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gold standard

Page history last edited by Brian D Butler 11 years, 10 months ago



The Gold Standard

  • the gold standard lasted for 60+ years
  • countries fixed their currency exchange rate with gold
  • central banks held gold reserves
  • if a country imported more than exported, then there would be more of your currency in the market than what foreigners wanted to hold.  The exporter wouldn't want your currency, so he would sell it to a bank, who would sell it to a central bank, who also wouldn't want it...so they would come back to your country and ask to exchange it for gold.  Your country would need to give gold, reducing your supply of gold.  Then, according to the rules, your country would also have to reduce its money supply so that the ratio of money to gold was maintained.   With less money in the system, prices would fall (see discussion of inflation).  Once this reverse-inflation occurred, and prices fell, then exports would increase, and imports would decrease. This would take the country back to a trade balance. 
  • The trouble is that this process takes a very long time, and is very painful to the economy. 



Should we return to the gold standard?:






A Brief History:


The gold standard was the way in which the international monetary system maintained parities until the 1930’s (with a notable interruption during WWI and the years that followed it). Later, at the end of WWII, more than 40 countries signed on to the Bretton Woods agreement, which established a fixed exchange rate system between most of the major world economies.


The accord stipulated that the undersigned fixed the value of their currencies in relation to the US Dollar (USD), and that the dollar would be convertible to gold at the fixed price of U$35/ozt. The Bretton Woods lasted until 1971, when President Richard Nixon suspended the USD convertibility to gold and unilaterally changed the USD parity with other international currencies. From 1973 to 1999, the USD, the Japanese Yen and the European currencies operated a “dirty float” exchange system, that is to say the currencies were allowed to move in accordance with market forces but the central bank of each country would intervene to move the exchange rate in one or another direction. In general, exchange rates between the European currencies stayed inside a tight band from 1973. For example the German Mark and the French Franc freely floated with respect to the USD, though they stayed within a tight band between each other most of the time by virtue of an agreement known as the European Monetary System.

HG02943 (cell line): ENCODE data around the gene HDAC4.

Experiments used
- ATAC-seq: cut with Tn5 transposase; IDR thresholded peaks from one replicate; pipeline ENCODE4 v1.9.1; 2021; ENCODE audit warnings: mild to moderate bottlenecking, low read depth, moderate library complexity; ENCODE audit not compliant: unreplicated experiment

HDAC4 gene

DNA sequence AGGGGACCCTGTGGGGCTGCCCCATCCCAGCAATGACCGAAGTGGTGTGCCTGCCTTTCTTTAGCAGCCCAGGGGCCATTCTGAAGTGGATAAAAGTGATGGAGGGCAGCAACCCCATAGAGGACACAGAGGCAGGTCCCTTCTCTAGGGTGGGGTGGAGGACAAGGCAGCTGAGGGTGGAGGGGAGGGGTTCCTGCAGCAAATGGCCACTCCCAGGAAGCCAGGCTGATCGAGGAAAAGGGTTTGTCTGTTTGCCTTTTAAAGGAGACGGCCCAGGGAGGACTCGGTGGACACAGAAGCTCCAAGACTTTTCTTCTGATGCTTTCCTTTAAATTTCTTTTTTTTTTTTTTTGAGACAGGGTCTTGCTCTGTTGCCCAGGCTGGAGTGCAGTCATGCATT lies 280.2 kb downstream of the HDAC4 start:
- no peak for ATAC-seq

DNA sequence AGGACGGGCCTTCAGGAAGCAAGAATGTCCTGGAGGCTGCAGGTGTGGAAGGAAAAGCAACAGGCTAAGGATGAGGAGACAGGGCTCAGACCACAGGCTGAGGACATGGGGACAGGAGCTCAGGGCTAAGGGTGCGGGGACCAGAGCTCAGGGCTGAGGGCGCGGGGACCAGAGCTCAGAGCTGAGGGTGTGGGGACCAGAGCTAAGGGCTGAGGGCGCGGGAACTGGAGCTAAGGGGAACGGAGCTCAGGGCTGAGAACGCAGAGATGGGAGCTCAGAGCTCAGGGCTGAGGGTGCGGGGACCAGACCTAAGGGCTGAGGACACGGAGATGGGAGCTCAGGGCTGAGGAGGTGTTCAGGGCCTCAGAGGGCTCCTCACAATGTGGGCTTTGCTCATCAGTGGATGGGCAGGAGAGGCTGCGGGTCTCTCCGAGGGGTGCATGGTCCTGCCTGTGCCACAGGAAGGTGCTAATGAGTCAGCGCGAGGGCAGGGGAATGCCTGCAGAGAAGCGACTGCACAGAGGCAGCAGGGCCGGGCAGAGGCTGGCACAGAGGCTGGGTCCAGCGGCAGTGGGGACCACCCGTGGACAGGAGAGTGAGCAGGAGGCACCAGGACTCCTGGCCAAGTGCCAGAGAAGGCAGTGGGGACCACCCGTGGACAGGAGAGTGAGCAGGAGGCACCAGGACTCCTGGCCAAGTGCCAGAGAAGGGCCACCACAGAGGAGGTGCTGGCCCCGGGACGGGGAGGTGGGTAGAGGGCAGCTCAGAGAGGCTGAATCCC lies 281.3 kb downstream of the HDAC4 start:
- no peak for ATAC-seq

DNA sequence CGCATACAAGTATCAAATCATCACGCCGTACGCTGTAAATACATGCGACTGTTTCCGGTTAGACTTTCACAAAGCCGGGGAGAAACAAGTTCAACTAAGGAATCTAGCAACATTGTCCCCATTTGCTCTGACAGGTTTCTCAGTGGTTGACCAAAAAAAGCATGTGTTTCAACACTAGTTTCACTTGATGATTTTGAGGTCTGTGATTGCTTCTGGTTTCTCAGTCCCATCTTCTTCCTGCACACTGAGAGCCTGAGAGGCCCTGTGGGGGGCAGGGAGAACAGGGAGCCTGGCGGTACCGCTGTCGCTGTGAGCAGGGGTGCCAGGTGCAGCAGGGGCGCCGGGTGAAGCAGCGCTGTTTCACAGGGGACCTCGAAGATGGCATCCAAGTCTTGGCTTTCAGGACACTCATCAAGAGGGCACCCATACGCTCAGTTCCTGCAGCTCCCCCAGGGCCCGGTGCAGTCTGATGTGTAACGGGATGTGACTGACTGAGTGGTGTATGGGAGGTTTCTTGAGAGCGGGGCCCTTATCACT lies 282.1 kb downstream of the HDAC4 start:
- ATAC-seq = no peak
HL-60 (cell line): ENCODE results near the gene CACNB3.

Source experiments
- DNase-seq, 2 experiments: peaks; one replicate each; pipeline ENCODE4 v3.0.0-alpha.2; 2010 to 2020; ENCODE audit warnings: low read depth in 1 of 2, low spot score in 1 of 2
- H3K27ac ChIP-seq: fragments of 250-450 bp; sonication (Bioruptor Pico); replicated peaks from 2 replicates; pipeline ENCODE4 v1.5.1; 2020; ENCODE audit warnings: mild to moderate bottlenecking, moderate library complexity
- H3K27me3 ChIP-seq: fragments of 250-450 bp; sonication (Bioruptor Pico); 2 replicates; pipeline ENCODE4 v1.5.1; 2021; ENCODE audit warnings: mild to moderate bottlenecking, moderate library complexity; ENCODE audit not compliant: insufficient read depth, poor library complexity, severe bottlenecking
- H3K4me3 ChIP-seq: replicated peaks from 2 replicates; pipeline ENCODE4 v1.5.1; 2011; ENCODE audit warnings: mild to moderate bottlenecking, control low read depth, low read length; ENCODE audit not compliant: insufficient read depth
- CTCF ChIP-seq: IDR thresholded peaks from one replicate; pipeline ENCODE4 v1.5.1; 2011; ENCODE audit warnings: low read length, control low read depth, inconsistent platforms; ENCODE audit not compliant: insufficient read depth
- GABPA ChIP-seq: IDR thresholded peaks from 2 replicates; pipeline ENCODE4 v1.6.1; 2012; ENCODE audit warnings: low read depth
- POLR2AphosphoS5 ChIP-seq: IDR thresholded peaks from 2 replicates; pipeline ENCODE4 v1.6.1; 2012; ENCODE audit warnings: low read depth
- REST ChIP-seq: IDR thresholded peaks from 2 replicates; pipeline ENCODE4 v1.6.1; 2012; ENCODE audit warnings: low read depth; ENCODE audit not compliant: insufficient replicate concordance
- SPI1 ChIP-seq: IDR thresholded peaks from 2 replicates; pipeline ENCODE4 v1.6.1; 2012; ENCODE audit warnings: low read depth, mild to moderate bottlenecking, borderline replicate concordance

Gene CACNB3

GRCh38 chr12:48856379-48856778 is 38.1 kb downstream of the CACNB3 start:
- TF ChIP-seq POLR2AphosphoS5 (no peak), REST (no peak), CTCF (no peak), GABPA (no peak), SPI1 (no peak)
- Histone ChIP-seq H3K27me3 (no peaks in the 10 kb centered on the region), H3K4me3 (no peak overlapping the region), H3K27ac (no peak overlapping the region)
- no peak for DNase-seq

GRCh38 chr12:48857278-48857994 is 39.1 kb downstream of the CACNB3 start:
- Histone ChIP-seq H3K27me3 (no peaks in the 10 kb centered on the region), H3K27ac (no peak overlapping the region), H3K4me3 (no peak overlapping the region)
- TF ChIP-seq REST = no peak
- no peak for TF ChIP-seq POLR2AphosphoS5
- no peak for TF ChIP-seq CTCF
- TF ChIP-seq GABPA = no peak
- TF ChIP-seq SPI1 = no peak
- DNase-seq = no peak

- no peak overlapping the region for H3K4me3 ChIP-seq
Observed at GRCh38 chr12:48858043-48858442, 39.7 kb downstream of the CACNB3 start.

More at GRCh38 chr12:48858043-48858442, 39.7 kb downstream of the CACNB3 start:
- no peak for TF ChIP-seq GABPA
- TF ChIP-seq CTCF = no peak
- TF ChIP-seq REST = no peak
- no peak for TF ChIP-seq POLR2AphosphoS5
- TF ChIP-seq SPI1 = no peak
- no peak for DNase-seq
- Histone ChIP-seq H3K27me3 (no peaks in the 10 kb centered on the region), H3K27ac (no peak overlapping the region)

In January 1999, eleven countries adopted the same currency, the Euro, issued and administered by the European Central Bank (ECB), which floats against the dollar in the same way as the various European currencies did up to 1999. Today, thirteen countries have adopted the Euro, with two more due to join in 2008. After Bretton Woods fell apart, the USD remained the focus of the international monetary system, and evidence to support that abounds. In 2000, more than 70% of international reserves were in USD. However, that proportion has fallen every year, reaching a bit under 65% in 2007. It is the Euro which has gained from the reduction of dollar holdings: Euro assets have gone from a little over 18% of world reserves to nearly 26% in 2007. The British Pound has also gained, to 4.7% of total reserves in 2007.



Gold vs. Silver:


Did you know.....that before 1873 the U.S. dollar was defined as consisting of either 22.5 grains of gold or 371 grains of silver.  This set the legal price of silver in terms of gold at roughly 16:1 and put the country on a gold/silver bimetallic  standard. Since both metals had other uses than just coinage, whenever the ratio got out of whack, rational people would buy the cheaper metal and take it to the mint to coin.  That provided a natural stabilizing arbitrage. With the 1873 Coinage Act, however, the silver dollar was omitted, effectively shifting the country  from a bimetallic to a gold standard.  Other countries soon followed this shift and as tons of silver were unloaded, the market silver price of gold rose from 16:1 to 40:1.


interesting fact:  The Wizard of Oz movie was actually about the debate between Gold & Silver:   see story here:  http://bigpicture.typepad.com/comments/2006/01/gold_the_wizard.html



read more:



Following the Yellow Brick Road: How the United States Adopted the Gold Standard


Federal Reserve Bank of Chicago

Economic Perspectives, 4th Quarter, 2002






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